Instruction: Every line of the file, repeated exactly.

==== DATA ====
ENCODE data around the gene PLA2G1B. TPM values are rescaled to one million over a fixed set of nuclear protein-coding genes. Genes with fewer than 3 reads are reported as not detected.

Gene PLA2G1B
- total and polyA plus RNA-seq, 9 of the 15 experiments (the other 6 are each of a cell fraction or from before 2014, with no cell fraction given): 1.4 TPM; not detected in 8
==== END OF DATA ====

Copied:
ENCODE data around the gene PLA2G1B. TPM values are rescaled to one million over a fixed set of nuclear protein-coding genes. Genes with fewer than 3 reads are reported as not detected.

Gene PLA2G1B
- total and polyA plus RNA-seq, 9 of the 15 experiments (the other 6 are each of a cell fraction or from before 2014, with no cell fraction given): 1.4 TPM; not detected in 8